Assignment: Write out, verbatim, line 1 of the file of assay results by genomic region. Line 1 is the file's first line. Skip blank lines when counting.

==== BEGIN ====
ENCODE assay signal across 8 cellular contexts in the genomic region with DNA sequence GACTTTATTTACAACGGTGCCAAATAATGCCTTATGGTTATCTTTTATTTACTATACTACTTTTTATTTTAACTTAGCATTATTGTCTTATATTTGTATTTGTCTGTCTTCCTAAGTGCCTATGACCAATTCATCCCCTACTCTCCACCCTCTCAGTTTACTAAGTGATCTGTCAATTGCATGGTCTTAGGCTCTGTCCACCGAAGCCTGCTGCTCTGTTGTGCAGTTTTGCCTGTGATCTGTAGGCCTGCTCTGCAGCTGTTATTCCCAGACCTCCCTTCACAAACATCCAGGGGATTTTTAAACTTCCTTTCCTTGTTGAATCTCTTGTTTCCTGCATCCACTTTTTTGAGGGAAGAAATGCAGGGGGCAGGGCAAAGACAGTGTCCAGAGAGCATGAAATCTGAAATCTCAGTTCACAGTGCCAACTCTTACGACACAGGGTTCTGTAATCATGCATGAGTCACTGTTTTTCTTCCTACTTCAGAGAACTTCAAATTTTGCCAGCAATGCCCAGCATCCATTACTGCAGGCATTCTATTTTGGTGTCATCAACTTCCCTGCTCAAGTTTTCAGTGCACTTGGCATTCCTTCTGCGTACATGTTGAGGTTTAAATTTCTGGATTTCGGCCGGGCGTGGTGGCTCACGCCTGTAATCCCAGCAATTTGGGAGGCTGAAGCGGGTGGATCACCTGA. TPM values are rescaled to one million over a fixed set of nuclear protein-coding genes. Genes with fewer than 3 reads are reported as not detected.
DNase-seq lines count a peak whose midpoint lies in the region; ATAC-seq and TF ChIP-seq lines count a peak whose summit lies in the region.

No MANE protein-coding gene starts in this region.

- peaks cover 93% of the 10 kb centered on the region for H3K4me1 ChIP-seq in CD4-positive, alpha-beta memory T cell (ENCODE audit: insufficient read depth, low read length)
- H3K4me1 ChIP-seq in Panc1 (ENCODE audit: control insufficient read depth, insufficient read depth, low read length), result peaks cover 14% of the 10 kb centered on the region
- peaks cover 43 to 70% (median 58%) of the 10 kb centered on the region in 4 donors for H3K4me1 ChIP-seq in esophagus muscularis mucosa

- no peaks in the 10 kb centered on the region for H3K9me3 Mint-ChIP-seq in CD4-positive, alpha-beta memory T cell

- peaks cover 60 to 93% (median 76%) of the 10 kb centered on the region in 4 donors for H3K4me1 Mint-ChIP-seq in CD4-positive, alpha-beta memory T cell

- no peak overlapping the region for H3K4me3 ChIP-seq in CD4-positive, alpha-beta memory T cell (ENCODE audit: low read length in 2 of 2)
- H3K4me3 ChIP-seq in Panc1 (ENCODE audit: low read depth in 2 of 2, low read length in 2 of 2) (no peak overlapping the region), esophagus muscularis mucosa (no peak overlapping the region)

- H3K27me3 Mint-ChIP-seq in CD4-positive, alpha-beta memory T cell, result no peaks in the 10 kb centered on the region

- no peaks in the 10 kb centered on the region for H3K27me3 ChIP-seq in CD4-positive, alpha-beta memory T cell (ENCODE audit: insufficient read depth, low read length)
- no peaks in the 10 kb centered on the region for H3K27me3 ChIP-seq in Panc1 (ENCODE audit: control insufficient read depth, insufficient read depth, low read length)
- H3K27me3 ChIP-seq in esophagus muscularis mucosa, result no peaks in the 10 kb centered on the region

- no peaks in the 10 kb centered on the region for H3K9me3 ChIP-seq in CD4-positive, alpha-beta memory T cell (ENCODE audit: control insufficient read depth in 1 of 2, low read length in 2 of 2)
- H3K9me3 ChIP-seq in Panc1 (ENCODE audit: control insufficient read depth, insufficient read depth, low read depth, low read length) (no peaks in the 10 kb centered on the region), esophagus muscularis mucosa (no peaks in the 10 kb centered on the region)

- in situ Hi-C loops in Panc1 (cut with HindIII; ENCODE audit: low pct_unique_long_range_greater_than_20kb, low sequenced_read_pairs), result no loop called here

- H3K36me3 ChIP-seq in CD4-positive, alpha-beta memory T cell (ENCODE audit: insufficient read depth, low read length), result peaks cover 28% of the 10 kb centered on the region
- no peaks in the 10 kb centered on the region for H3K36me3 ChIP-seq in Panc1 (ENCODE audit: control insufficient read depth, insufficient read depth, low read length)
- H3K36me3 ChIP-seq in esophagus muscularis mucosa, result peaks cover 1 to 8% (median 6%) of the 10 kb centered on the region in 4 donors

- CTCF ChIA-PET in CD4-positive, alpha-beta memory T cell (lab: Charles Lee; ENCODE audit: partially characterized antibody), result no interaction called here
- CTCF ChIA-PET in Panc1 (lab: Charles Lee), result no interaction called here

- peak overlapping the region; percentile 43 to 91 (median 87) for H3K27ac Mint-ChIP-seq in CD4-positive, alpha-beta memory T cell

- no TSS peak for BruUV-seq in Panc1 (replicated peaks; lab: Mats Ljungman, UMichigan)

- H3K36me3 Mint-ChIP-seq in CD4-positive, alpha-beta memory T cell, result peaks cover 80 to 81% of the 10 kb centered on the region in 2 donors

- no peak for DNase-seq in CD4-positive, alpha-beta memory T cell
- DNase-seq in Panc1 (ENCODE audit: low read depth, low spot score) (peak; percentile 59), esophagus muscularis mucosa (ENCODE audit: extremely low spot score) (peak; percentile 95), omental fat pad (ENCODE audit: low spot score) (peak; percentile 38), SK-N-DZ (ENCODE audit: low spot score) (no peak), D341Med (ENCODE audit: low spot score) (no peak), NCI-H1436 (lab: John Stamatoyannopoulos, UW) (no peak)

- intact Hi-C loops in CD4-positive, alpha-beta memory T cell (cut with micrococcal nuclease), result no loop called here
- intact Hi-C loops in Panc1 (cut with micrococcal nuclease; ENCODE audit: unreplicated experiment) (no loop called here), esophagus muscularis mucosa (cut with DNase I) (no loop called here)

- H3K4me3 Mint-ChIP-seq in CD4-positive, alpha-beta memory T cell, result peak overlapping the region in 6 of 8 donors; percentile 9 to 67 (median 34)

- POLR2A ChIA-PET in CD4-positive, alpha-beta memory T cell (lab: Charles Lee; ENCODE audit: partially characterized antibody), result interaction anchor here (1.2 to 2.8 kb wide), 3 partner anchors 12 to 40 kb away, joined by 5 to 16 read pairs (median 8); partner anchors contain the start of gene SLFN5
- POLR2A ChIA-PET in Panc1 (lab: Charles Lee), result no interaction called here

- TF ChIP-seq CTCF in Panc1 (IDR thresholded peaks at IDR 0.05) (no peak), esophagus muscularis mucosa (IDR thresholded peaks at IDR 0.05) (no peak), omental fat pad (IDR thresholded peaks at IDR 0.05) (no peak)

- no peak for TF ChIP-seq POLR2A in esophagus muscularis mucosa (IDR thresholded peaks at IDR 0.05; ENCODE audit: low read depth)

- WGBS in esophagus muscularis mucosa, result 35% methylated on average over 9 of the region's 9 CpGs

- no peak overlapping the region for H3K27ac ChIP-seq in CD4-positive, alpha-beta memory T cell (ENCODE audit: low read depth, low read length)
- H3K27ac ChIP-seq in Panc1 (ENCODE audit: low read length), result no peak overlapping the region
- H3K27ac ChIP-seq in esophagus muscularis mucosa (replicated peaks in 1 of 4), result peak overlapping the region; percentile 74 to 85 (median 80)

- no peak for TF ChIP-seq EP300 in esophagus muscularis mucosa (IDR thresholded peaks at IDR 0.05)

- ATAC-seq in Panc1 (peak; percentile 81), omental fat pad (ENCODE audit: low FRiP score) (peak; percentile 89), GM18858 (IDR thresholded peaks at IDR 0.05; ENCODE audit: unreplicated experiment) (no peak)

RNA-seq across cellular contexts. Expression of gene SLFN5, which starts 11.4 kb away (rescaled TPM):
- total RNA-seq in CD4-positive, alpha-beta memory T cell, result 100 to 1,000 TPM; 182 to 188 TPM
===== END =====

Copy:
ENCODE assay signal across 8 cellular contexts in the genomic region with DNA sequence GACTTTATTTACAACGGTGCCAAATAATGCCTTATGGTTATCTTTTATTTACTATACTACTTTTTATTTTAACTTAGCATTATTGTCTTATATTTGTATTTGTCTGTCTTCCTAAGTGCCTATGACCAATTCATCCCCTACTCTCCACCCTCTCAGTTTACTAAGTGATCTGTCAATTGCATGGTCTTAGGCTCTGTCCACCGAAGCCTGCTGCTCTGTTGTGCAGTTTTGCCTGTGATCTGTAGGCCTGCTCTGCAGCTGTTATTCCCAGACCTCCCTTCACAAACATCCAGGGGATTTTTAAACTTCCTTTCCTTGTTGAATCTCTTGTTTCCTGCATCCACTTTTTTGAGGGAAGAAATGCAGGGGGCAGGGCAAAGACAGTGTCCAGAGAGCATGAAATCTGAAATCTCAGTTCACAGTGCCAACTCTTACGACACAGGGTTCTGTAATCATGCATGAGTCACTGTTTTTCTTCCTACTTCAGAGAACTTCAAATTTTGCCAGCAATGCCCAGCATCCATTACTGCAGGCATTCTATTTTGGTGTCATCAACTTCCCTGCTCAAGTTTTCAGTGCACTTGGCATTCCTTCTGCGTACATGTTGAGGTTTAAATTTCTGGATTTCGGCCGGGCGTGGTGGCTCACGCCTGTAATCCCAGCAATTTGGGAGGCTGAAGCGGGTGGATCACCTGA. TPM values are rescaled to one million over a fixed set of nuclear protein-coding genes. Genes with fewer than 3 reads are reported as not detected.